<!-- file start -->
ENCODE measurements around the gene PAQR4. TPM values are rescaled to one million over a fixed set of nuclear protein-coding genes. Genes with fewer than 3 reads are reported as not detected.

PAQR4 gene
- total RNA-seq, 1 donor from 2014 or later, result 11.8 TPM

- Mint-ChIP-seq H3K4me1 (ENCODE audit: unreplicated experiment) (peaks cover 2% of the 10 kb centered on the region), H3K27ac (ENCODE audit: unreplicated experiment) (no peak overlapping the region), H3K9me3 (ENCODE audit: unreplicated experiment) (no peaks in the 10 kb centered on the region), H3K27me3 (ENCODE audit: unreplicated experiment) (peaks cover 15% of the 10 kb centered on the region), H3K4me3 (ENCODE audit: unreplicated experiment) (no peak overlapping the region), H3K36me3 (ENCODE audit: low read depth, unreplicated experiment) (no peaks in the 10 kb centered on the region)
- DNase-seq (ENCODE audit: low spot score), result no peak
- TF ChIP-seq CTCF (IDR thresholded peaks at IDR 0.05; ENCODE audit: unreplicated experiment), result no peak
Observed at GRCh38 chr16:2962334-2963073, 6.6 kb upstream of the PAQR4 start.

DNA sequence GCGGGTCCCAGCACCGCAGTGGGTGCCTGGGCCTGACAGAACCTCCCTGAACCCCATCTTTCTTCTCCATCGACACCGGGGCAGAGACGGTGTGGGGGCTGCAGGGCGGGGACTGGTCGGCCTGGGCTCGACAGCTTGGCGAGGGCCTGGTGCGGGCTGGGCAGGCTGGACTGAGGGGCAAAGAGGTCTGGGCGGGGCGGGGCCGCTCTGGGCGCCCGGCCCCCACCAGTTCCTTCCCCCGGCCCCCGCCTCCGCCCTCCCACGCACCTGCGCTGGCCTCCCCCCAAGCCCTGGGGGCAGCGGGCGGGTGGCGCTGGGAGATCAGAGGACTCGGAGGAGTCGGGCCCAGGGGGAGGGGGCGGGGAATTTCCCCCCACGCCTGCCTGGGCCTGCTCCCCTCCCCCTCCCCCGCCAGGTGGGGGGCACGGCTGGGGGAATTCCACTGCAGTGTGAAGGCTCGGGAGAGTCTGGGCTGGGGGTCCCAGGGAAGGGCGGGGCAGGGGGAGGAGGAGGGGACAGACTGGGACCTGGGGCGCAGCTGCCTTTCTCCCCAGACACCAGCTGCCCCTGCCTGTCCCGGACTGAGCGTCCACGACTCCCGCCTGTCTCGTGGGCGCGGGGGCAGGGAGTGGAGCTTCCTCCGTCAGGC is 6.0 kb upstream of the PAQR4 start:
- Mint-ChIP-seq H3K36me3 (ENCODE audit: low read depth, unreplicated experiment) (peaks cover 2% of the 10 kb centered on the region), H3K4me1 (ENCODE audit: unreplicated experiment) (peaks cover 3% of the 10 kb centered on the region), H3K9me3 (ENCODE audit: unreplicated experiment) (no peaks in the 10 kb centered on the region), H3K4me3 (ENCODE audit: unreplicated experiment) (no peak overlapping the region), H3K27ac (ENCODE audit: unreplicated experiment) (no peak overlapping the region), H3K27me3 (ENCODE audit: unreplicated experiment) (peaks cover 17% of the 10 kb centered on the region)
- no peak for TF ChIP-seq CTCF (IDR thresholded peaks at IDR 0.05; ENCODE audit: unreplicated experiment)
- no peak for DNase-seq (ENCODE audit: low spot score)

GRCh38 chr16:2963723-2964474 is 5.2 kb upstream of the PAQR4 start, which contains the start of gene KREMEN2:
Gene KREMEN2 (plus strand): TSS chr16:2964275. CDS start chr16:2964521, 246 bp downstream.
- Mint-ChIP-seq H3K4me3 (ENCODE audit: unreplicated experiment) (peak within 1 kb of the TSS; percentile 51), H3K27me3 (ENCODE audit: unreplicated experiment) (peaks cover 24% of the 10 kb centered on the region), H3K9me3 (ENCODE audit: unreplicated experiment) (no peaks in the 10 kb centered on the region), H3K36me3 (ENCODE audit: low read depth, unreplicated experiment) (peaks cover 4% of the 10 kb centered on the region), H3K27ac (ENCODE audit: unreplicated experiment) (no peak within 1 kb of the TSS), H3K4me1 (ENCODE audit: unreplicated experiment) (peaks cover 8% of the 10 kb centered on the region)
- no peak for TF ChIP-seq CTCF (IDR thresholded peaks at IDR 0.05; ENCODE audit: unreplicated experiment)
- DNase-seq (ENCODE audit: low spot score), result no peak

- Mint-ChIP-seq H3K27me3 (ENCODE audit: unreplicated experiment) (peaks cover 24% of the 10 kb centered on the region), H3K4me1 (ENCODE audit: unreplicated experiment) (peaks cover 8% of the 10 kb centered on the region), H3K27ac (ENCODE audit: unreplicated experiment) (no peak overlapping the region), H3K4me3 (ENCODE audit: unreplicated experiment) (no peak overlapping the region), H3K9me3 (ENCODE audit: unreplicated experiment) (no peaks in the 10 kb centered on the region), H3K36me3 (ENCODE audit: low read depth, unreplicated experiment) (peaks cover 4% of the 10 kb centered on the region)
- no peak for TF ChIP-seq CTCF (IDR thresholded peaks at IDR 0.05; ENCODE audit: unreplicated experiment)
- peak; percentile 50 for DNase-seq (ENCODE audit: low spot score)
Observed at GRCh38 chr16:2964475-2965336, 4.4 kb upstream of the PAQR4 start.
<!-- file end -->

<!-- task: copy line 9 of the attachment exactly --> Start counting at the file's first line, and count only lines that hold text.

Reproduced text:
- Mint-ChIP-seq H3K36me3 (ENCODE audit: low read depth, unreplicated experiment) (peaks cover 2% of the 10 kb centered on the region), H3K4me1 (ENCODE audit: unreplicated experiment) (peaks cover 3% of the 10 kb centered on the region), H3K9me3 (ENCODE audit: unreplicated experiment) (no peaks in the 10 kb centered on the region), H3K4me3 (ENCODE audit: unreplicated experiment) (no peak overlapping the region), H3K27ac (ENCODE audit: unreplicated experiment) (no peak overlapping the region), H3K27me3 (ENCODE audit: unreplicated experiment) (peaks cover 17% of the 10 kb centered on the region)